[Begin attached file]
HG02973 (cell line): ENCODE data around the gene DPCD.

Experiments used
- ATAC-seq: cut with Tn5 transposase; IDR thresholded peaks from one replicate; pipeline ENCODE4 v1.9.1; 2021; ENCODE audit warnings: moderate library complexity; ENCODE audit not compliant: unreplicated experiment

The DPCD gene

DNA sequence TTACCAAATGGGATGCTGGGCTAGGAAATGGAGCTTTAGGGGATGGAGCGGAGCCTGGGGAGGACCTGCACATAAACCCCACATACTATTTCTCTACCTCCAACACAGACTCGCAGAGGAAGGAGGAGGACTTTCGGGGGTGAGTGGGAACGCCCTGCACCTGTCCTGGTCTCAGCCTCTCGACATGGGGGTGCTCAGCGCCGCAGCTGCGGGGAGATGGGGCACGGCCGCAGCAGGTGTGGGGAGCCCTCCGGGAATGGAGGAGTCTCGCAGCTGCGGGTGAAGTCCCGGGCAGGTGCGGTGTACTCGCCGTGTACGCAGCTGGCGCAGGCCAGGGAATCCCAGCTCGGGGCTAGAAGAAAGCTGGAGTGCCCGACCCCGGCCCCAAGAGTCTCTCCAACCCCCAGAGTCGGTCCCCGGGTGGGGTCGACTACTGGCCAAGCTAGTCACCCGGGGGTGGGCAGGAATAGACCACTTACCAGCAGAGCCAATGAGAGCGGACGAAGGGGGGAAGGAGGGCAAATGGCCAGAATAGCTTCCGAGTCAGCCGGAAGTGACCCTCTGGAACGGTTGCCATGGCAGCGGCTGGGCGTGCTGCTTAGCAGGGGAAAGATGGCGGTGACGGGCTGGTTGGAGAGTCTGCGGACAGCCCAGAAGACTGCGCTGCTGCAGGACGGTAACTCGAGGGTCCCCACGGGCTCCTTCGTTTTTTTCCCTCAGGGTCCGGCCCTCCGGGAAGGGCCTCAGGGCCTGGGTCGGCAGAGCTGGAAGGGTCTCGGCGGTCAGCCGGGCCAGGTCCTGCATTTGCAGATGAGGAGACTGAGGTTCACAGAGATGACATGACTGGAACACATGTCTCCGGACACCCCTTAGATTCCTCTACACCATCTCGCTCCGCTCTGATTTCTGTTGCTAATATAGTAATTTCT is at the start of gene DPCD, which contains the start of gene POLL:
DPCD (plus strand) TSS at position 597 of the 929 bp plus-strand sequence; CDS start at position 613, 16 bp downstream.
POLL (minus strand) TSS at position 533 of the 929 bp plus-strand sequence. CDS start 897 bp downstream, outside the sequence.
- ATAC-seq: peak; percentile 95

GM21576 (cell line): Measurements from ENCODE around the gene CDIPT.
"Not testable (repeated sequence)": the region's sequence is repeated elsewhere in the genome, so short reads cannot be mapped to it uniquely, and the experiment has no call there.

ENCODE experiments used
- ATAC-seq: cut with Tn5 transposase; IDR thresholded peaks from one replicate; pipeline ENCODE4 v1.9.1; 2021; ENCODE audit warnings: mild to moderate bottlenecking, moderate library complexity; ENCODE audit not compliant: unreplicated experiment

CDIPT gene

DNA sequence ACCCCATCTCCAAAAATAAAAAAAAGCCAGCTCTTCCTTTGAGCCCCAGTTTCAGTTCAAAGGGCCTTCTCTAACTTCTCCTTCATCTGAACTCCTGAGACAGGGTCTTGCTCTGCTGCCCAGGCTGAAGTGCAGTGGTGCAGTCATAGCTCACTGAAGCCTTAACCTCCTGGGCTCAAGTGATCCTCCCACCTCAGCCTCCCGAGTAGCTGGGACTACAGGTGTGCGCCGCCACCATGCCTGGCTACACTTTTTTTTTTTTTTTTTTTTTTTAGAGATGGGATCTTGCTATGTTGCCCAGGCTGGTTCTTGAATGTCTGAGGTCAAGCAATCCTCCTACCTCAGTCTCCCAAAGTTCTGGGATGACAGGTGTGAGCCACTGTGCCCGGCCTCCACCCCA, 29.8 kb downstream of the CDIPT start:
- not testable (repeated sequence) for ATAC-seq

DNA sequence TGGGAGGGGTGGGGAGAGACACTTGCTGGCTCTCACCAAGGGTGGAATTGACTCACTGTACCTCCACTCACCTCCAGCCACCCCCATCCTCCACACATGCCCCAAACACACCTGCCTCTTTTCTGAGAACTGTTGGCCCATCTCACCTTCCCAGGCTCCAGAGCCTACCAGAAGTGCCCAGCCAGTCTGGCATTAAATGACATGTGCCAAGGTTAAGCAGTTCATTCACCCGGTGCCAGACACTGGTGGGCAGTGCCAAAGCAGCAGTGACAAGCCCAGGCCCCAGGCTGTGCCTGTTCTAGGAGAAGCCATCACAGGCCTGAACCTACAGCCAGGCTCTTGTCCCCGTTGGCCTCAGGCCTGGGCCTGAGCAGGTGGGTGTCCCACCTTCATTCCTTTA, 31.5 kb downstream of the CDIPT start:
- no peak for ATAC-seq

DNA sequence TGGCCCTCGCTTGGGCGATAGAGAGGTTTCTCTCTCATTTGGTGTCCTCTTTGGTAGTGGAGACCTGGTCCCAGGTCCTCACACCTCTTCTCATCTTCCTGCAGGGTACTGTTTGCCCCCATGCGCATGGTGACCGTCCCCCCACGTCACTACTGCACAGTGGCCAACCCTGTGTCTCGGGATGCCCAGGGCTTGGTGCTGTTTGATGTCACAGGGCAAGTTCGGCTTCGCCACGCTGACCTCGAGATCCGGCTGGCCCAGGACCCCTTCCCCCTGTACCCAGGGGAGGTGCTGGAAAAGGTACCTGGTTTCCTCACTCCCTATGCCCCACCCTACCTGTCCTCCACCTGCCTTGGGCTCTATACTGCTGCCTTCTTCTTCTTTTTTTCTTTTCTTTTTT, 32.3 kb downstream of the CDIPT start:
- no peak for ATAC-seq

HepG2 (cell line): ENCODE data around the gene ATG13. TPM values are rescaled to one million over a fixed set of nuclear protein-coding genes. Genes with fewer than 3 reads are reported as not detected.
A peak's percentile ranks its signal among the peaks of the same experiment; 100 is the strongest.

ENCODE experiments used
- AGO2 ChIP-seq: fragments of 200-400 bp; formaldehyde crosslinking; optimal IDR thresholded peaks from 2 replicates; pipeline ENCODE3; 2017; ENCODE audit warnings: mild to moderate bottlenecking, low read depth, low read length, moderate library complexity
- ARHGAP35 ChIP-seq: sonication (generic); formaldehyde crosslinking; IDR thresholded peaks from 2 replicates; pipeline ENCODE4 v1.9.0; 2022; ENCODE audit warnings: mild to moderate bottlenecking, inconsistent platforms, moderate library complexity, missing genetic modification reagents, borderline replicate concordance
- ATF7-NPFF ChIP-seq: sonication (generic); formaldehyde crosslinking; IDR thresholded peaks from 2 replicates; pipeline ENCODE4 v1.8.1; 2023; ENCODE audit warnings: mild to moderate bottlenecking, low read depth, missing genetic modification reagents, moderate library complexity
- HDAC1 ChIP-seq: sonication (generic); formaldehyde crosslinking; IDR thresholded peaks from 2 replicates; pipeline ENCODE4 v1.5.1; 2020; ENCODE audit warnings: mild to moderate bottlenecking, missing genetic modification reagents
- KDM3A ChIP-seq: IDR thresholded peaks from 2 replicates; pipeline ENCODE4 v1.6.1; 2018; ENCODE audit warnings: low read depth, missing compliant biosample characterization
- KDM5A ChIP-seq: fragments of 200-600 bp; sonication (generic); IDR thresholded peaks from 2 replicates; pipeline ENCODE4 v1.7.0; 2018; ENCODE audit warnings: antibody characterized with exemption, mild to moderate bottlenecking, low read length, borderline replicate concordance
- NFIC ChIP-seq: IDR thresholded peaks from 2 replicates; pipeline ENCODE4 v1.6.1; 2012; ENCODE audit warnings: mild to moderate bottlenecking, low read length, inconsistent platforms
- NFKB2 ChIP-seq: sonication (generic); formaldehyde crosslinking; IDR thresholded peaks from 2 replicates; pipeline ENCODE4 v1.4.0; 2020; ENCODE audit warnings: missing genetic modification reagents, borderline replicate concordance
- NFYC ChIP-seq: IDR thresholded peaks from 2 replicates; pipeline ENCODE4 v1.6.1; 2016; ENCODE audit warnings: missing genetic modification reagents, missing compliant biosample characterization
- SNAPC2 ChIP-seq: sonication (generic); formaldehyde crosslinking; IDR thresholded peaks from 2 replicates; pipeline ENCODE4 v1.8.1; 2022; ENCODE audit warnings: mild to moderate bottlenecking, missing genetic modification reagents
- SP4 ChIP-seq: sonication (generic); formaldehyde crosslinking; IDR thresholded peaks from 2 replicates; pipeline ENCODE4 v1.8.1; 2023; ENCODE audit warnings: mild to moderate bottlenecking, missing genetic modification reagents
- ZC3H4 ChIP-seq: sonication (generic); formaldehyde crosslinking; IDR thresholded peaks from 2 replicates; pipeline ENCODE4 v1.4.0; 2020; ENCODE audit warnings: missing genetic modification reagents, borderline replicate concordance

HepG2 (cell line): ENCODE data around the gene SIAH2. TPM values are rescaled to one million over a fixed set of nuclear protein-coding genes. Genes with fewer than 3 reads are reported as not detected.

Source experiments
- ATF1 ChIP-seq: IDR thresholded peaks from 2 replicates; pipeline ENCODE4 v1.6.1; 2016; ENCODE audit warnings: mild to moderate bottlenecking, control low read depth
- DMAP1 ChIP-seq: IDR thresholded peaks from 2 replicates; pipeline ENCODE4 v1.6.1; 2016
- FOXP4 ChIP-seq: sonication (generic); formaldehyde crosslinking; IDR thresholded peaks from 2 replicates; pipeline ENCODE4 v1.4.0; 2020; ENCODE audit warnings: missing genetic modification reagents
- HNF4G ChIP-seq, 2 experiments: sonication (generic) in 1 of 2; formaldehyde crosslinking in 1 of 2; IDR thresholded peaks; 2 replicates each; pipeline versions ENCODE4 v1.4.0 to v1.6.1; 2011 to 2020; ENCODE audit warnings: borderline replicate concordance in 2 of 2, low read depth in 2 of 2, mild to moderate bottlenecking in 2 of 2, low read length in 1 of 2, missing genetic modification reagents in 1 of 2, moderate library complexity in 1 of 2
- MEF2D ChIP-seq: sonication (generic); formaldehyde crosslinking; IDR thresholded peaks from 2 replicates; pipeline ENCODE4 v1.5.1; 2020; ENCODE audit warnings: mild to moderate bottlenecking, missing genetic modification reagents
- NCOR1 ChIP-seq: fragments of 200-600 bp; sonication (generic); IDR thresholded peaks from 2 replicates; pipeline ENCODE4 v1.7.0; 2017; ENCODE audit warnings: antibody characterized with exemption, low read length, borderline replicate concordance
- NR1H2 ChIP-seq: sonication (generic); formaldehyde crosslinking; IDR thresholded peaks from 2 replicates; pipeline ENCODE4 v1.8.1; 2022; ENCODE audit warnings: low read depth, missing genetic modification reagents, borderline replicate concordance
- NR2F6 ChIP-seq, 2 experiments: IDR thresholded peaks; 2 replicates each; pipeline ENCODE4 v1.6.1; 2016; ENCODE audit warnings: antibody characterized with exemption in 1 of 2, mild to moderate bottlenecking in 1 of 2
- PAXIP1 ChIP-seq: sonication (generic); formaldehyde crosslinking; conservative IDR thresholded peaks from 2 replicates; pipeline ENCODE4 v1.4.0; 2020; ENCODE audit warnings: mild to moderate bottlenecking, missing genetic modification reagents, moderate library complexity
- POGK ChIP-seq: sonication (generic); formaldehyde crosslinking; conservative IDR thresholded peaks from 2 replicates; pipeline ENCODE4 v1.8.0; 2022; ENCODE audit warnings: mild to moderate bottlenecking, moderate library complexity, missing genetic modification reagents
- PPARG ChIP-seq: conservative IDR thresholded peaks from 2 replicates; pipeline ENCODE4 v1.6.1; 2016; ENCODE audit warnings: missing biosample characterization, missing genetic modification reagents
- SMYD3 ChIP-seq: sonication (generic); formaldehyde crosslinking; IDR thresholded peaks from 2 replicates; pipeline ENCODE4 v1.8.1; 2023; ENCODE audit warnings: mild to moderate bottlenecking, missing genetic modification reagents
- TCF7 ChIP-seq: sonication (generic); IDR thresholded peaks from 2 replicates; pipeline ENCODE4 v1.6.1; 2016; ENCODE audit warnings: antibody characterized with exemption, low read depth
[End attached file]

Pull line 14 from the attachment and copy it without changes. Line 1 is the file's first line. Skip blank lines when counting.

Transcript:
DNA sequence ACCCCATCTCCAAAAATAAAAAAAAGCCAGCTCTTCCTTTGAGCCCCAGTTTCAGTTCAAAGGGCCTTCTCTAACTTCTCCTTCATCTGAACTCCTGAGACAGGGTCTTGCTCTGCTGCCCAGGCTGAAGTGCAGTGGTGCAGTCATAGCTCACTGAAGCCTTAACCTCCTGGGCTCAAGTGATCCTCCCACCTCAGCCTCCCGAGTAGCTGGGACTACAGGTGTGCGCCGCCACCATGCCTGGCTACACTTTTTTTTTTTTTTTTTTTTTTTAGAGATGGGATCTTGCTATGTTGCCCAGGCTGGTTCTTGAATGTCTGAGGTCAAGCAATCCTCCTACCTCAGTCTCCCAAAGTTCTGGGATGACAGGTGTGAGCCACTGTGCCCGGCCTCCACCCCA, 29.8 kb downstream of the CDIPT start: